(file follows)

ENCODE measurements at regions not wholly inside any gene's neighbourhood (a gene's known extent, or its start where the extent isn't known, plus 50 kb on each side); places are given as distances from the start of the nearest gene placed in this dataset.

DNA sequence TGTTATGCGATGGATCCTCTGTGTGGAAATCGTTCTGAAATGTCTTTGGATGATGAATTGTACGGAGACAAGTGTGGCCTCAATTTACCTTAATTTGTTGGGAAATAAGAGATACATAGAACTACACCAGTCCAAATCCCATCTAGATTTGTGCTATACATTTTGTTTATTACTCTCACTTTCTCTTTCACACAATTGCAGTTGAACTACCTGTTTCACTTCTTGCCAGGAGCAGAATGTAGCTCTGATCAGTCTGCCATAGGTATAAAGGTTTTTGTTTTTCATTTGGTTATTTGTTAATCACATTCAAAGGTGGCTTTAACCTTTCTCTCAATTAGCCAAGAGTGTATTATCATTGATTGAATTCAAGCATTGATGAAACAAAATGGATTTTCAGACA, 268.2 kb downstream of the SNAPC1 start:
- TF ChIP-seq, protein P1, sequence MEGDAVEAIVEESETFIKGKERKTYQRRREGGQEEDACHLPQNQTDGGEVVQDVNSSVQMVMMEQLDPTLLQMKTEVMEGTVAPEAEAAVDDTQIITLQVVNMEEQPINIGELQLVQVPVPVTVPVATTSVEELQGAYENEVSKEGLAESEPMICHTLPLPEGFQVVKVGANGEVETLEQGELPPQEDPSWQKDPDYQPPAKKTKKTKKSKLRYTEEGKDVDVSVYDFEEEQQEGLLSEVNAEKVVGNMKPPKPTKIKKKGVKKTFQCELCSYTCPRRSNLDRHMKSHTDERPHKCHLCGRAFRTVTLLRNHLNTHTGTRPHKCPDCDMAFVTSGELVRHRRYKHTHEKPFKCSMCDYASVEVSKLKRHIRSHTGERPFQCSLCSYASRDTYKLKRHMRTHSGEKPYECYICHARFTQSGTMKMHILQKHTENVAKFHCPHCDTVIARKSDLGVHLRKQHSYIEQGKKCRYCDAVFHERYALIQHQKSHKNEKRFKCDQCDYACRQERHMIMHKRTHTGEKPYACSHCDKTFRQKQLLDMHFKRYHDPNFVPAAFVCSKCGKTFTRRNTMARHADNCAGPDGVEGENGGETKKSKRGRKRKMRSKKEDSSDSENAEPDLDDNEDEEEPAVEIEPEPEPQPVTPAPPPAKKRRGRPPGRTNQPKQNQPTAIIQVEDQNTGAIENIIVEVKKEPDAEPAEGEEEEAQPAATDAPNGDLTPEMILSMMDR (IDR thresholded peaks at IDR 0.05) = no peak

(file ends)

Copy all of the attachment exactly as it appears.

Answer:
ENCODE measurements at regions not wholly inside any gene's neighbourhood (a gene's known extent, or its start where the extent isn't known, plus 50 kb on each side); places are given as distances from the start of the nearest gene placed in this dataset.

DNA sequence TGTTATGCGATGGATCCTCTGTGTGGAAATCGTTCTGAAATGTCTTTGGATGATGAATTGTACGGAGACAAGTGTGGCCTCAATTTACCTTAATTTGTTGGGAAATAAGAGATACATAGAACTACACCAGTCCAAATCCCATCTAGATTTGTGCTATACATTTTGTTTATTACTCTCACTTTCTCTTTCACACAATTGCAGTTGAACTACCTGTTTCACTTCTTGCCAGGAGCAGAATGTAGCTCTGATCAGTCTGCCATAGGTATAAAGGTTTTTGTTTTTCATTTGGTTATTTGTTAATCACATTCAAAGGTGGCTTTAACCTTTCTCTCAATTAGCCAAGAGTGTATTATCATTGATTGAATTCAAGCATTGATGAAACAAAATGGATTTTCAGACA, 268.2 kb downstream of the SNAPC1 start:
- TF ChIP-seq, protein P1, sequence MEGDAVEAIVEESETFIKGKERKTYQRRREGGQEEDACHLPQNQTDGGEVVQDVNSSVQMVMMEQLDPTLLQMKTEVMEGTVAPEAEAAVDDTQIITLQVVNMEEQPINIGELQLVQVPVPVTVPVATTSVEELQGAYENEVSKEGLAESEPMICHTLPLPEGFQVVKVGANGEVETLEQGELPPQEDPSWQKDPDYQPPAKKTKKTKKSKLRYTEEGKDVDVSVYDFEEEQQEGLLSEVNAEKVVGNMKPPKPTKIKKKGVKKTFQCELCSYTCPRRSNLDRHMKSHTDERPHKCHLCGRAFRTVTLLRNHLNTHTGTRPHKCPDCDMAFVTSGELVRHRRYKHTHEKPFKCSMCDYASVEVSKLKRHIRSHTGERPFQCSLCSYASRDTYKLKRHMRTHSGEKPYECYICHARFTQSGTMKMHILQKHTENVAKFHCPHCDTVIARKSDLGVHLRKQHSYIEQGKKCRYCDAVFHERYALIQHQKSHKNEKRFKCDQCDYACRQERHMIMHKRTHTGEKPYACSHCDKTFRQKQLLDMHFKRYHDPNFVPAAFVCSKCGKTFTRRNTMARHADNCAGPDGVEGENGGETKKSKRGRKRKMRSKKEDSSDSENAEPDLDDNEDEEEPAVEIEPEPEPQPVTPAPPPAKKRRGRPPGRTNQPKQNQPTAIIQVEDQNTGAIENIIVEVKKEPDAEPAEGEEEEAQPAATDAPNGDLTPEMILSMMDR (IDR thresholded peaks at IDR 0.05) = no peak